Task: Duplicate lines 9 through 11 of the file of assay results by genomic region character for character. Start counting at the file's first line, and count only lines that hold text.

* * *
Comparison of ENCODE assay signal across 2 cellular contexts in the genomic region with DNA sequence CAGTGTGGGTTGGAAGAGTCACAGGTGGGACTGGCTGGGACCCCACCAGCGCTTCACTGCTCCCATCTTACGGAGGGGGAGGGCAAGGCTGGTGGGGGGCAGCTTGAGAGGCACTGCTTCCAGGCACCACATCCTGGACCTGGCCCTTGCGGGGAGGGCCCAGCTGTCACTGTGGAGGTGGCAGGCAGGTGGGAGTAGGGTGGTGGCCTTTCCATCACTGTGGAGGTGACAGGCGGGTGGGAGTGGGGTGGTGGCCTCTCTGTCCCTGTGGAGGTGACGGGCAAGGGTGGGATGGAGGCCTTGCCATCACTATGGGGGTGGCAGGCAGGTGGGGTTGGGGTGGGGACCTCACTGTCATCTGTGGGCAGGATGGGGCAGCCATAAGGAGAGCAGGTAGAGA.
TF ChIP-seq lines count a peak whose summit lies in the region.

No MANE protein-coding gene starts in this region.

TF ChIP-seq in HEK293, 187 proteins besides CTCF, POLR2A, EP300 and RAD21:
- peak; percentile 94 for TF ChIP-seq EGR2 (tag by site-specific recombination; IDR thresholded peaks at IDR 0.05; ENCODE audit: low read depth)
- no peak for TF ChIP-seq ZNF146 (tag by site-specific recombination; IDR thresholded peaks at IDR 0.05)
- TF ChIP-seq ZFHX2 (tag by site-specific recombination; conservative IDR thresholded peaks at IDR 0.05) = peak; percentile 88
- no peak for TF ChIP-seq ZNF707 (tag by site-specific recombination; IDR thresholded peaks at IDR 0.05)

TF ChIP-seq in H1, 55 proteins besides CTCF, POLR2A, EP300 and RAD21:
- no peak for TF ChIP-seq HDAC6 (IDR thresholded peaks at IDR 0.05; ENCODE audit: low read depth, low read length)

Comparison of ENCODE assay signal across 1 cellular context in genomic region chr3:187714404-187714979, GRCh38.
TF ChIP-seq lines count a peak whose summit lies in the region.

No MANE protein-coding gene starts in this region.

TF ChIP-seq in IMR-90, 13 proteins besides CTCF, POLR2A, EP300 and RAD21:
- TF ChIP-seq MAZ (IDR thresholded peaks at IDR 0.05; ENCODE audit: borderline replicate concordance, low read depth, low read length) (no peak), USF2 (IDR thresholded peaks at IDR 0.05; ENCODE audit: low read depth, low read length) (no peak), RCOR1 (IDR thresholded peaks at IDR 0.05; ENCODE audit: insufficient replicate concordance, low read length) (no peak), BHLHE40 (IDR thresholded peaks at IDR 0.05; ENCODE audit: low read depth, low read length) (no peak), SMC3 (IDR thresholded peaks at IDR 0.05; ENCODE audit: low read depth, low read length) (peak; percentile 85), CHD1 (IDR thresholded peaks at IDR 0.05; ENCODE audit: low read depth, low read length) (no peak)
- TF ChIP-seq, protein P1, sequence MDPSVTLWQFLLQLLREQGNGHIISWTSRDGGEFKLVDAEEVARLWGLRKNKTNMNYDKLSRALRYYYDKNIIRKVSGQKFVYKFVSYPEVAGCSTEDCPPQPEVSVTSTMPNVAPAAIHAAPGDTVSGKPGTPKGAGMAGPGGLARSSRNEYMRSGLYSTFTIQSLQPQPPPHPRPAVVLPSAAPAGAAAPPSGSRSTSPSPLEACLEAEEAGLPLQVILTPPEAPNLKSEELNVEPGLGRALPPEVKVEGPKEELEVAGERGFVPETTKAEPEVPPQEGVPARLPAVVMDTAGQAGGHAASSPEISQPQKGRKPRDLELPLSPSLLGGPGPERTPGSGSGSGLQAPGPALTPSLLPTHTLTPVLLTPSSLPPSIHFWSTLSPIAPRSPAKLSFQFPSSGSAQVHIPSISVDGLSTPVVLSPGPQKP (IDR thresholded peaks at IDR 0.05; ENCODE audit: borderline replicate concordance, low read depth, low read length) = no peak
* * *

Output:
TF ChIP-seq in H1, 55 proteins besides CTCF, POLR2A, EP300 and RAD21:
- no peak for TF ChIP-seq HDAC6 (IDR thresholded peaks at IDR 0.05; ENCODE audit: low read depth, low read length)

Comparison of ENCODE assay signal across 1 cellular context in genomic region chr3:187714404-187714979, GRCh38.